Abu Dhabi has strengthened its position as a regional trade and logistics centre, with container traffic at the emirate’s Khalifa Port rising by 82.4% year-on-year in the first half of 2019.
The port processed 1.1m twenty-foot equivalent units (TEUs) between January and the end of June, according to manager and operator Abu Dhabi Ports, a significant increase on the 621,000 TEUs handled during the same period in 2018.
Abu Dhabi Ports manages and operates 10 ports and terminals in the UAE, including the Port of Fujairah, Zayed Port and Mussafah Port, and one port in the West African country of Guinea.
Globally, Abu Dhabi Ports recorded a 10% rise in total cargo volumes across its facilities during the period, to reach 9.7m tonnes.
See also: The Report – Abu Dhabi 2019
Greater capacity and connectivity
The rapid increase in container volume was largely driven by a recent concession deal with Switzerland-based shipping and logistics firm Mediterranean Shipping Company (MSC), signed in May last year.
The 30-year, $1.1bn deal will see MSC develop and operate a new container terminal at Khalifa Port, which will add some 2.8m TEUs in capacity to the facility. While the completion date is set for next year, the port has already benefitted from MSC’s decision to shift part of its regional activity to the site.
The expanded cargo-handling centre will allow Khalifa Port to accommodate heavier traffic flows while maintaining access to the emirate’s economic free zones.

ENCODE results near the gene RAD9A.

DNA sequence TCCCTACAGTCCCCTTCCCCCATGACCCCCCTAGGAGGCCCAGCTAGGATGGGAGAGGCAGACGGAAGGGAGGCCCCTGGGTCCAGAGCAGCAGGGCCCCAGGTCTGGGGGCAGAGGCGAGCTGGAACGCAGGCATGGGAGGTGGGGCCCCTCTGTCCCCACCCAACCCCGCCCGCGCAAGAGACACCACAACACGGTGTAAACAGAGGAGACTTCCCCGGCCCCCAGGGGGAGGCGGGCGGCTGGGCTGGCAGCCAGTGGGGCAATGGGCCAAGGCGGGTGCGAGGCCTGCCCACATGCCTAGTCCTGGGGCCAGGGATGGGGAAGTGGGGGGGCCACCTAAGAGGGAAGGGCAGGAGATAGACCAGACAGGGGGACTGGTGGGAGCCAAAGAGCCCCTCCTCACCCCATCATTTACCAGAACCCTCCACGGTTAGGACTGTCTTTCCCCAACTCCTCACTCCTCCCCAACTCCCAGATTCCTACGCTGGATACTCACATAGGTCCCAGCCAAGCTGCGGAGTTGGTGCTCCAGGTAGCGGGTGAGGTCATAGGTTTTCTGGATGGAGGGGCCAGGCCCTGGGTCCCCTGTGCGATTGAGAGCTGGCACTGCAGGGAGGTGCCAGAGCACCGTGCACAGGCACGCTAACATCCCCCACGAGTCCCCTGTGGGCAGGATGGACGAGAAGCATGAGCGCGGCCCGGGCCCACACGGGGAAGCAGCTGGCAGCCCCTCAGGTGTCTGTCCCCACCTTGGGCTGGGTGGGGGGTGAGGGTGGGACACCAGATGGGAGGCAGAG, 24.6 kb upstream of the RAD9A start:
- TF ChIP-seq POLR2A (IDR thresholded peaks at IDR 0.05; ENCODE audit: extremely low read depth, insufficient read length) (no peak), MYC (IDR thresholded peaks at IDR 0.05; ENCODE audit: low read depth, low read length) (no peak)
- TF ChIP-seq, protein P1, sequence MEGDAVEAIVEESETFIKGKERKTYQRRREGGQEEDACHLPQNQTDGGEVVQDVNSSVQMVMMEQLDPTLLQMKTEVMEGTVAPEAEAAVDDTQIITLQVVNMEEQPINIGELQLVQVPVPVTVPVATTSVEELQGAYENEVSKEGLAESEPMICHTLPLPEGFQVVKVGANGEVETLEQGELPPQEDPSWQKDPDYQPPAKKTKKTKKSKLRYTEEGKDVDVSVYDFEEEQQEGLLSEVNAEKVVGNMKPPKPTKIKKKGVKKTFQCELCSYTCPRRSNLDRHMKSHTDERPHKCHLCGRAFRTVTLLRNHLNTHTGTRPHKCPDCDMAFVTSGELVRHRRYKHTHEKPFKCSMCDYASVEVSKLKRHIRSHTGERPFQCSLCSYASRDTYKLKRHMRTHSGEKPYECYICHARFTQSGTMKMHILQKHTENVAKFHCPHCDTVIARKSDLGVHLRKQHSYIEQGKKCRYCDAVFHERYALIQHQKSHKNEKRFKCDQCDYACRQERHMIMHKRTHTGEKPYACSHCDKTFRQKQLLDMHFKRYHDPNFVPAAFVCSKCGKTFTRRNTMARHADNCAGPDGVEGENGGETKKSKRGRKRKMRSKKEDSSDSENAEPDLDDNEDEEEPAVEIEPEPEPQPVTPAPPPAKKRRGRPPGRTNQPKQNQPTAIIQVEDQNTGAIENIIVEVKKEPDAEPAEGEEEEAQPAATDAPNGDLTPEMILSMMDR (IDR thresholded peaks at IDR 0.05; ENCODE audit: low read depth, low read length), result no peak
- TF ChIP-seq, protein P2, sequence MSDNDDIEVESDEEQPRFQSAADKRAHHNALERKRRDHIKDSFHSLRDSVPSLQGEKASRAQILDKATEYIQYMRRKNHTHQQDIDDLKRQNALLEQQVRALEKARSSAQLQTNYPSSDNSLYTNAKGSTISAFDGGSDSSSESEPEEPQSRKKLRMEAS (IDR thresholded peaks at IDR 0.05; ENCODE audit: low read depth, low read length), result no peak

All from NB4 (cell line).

Meanwhile, in December China’s COSCO Shipping Ports (CSP) and Abu Dhabi Ports inaugurated the CSP Abu Dhabi Container Terminal.
The terminal has an initial handling capacity of 1.5m TEUs, which can be extended to 2.5m TEUs, and includes the largest container freight station in the MENA region, covering 275,000 sq metres. Trial operations began in the second quarter of 2019, with full commercial operations expected to begin before the end of the year.
The development further positions Abu Dhabi Ports as the regional centre for CSP’s network of 36 ports, as well as major trade hubs along the Belt and Road Initiative. Such moves are central to plans to increase Khalifa Port’s container-handling capacity from 2.5m TEUs in 2017 to 8.5m TEUs by 2024.
Ports key to economic diversification
Efforts to expand maritime logistics services and capacity form part of wider strategies to diversify the economy of Abu Dhabi and the UAE.
Given Abu Dhabi’s strategic location on heavily trafficked trade routes between Asia, Africa and Europe, the emirate has identified logistics and trans-shipment services as areas with significant growth potential.
Improvements to trade links are also expected to create more investment and business activity.
In February last year Abu Dhabi Ports signed a 15-year concession with Spanish shipping services firm Autoterminal Barcelona to expand the existing car terminal at Khalifa Port.
Highlighting the segment’s importance to overall economic activity, the Abu Dhabi Ports reports that maritime trade accounts for a Dh19.6bn ($5.3bn) value-added contribution to Abu Dhabi’s non-oil GDP and supports some 60,000 jobs in the emirate.
Driving local industry
Improved maritime facilities are helping to stimulate growth in industry and manufacturing.
Located next to Khalifa Port, Khalifa Industrial Zone (KIZAD) benefits from low logistics costs, efficient operations, and a steady flow of materials and parts to the zone. In addition, goods produced in KIZAD have access to modern port facilities with strong freight connections.
In a sign of its appeal, and suggestive of growing Sino-Emirati ties, the site attracted around $1bn in Chinese investment across a series of industries between mid-2017 and mid-2018, while in May this year Chinese company East Hope Group signed a preliminary agreement to look into the feasibility of investing some $10bn.